It’s getting to be the time of year when you have to start thinking about gifts. Bah. For others. Humbug. Or maybe you are just a bibliobibuli, c.f. someone who reads too much. Maybe Gregory’s extremely mature “joking” around about his curry yogurt lunch combo (err..yum?) in DUP-land this weekend and Gerry’s similarly enlightened response last night have inspired you to discover your own inner child, a more innocent time when you couldn’t vote for politicians and didn’t have to think about politics. Maybe you thought Maggie Taggart’s story last week about Cliftonville FC promoting Holy Cross Primary’s “10-4-LAD” reading project to encourage fathers, grandfathers and uncles to spend 10 minutes each day reading with their sons / grandsons / nephews was inspiring. I did. Or possibly you would like to let children growing up here see that it isn’t all sweeping public sector cuts, sectarianism and the same dreary stuff over and over and over again…it’s getting harder, kids, but, hey, use your imagination!
Either way, this seasonal Slugger book club is for you. So pull up an armchair while we discuss classic NI books, past and present.
This week…a selection of NI books for kids. More or less everyone with an under 5 knows the pretty wonderful Oliver Jeffers and there’s a good chance you may have bought one of Sheena Wilkinson’s books for the young pony lover in your life but there’s other great local kids books from worth a bedtime story or three.
First up…a true picture book classic: Man Mountain by Martin Waddell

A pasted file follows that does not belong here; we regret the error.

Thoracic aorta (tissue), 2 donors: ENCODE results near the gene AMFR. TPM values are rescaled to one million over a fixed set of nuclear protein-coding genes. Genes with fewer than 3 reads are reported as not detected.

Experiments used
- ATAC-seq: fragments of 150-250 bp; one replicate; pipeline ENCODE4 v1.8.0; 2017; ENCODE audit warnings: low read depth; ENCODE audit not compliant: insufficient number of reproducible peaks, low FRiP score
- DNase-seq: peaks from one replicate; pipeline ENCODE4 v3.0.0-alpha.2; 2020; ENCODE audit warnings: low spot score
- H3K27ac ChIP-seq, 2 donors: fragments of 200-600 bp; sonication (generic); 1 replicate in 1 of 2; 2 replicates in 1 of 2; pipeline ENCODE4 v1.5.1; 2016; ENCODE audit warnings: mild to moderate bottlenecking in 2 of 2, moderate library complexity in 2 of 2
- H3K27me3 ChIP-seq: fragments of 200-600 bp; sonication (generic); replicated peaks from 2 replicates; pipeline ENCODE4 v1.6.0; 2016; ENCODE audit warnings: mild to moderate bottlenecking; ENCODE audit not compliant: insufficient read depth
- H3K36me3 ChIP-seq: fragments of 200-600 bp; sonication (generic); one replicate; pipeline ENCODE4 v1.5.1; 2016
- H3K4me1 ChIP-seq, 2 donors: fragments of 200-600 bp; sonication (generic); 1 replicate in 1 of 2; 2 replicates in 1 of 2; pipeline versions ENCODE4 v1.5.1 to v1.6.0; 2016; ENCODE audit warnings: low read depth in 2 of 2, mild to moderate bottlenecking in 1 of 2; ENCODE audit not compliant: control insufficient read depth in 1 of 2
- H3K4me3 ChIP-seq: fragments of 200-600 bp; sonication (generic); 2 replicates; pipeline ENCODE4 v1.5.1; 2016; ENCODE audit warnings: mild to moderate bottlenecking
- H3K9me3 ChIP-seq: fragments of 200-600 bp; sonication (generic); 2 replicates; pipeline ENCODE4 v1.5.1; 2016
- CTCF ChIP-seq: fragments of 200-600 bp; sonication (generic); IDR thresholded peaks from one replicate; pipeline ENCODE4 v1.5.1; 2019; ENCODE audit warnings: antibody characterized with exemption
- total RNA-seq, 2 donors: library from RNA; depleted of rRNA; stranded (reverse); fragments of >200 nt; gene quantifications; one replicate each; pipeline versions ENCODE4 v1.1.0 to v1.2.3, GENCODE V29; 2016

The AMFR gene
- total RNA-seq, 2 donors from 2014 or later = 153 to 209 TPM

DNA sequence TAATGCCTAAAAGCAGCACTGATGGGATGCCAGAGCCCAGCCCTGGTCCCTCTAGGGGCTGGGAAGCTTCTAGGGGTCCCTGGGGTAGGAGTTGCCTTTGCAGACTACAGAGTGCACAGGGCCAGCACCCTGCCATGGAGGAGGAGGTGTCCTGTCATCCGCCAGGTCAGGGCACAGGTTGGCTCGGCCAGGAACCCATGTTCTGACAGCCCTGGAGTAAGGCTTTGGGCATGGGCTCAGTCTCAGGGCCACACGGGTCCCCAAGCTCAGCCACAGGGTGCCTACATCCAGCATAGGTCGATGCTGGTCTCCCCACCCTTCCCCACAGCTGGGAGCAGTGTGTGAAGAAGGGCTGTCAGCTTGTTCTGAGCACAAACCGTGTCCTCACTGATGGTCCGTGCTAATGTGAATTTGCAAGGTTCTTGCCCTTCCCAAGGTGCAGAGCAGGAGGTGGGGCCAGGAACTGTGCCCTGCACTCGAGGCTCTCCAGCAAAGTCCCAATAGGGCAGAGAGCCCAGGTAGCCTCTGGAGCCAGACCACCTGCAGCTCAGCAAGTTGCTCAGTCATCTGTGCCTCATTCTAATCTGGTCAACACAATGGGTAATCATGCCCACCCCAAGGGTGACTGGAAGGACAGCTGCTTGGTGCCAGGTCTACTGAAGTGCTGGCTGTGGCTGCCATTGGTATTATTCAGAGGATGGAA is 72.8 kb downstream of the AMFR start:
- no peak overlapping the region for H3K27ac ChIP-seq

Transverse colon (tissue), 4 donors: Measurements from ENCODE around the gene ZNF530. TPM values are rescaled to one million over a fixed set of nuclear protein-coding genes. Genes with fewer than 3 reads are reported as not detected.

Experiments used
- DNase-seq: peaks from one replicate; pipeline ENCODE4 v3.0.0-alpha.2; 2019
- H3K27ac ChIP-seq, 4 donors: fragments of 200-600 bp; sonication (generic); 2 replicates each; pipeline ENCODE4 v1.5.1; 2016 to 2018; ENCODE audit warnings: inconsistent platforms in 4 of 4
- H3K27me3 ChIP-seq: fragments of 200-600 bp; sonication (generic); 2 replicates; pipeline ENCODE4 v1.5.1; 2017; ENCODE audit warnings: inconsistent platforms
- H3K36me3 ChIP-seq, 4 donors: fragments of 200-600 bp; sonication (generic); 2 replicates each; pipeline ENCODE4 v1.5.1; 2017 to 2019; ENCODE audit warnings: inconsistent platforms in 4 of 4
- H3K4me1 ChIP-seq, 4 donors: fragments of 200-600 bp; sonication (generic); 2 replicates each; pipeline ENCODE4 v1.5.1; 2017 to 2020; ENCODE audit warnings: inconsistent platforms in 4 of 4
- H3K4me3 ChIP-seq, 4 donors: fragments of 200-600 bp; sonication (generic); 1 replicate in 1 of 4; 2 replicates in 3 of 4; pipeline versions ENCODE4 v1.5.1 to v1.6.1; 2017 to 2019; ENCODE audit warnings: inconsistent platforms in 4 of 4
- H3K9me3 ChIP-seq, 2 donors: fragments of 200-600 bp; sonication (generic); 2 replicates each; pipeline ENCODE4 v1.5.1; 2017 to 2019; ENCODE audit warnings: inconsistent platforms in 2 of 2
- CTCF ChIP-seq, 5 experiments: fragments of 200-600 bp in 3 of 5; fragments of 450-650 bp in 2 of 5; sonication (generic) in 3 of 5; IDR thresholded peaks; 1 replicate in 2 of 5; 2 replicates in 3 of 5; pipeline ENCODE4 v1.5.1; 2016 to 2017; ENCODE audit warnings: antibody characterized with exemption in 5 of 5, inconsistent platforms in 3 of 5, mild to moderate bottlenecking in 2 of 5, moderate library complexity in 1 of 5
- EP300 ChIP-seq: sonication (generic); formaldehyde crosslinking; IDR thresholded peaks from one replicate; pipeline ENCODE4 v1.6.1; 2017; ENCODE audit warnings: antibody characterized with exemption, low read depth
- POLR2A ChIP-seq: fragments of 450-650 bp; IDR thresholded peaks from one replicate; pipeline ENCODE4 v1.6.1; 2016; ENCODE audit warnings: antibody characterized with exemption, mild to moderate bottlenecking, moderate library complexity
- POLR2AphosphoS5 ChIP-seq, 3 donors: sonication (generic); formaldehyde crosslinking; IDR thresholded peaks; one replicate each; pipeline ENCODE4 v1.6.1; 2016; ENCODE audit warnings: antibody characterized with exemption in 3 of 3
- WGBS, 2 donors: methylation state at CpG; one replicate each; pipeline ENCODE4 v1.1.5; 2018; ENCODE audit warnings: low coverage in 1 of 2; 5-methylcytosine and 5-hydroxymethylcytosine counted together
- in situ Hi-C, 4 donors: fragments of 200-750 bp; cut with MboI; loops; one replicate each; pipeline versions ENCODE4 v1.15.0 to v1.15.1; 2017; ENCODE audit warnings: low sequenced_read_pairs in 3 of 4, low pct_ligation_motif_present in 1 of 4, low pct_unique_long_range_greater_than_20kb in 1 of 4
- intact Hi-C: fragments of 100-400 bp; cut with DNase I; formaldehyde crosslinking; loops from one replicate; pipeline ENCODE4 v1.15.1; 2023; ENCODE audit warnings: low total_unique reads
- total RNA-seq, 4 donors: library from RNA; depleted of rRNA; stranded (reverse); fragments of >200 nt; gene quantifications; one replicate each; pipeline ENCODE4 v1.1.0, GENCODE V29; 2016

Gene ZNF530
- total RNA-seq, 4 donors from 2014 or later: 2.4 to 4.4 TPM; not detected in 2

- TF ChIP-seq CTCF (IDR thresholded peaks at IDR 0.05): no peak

Martin Waddell is probably better known for his lovely ‘Little Bear’ series, most notably ‘Can’t You Sleep, Little Bear?’ and ‘Owl Babies‘, another children’s classic. Belfast born, Waddell has lived most of his life in the Mournes in Co. Down. He has written a series of mystery books for teens under the pen name Catherine Sefton and he received the Hans Christian Andersen Medal in 2004 to honour his “lasting contribution”. He also briefly played for Fulham FC’s youth team. Man Mountain is inspired by the Napoleon’s Nose outcrop on Cave Hill, and is the story of Oscar, the last of the giants, who got so lonely he fell asleep, until he is woken up by young Rosie. Fun book nerd fact: there are two versions of Man Mountain out there, one illustrated by Claudio Munoz (who also illustrated Ivor Cutler’s Doris the Hen), the other by Jane Massey (One Little Baby).
Next, another picture book – Up Above, Down Below by Francis Morgan.
A beautifully illustrated picture book about dragons by self-described “strange, reclusive being who spends much of his time adventuring in a fantastic and dangerous place where creatures normally confined to the realm of imagination somehow manage to slip through into what we think is reality.” Bigger is better in this case – Francis Morgan is the man behind the Giant Puppets at Culture Night Belfast and Up Above Down Below is no slim pickings, weighing in at 250 pages and an inch thick. A weighty tome for all fantasy fans, young and old alike.
Next…Jasper and the Green Marvel by Deirdre Madden
Technically a sequel to ‘Snakes’ Elbows‘, this one can also be read as a standalone novel and is the story of a dastardly, villainous thief, his rat sidekicks and their ghost and bat friends. It’s totally mad and definitely worth a read, probably for about age 7 and up. Deirdre Madden is the Faber & Faber published, Orange Prize twice short-listed literary fiction author from Toomebridge, now Dublin resident and, not so coincidentally, assistant professor of Creative Writing at Trinity College. Her novels are pretty wonderful and I got so fed up waiting for the most recent one to come out I read Snakes’ Elbows and Jasper and The Green Marvel. Was. Not. Disappointed.
What do you think? Top of the gift list or would you rather get coal in your stocking? Back every week from now til Christmas…ho ho ho etc.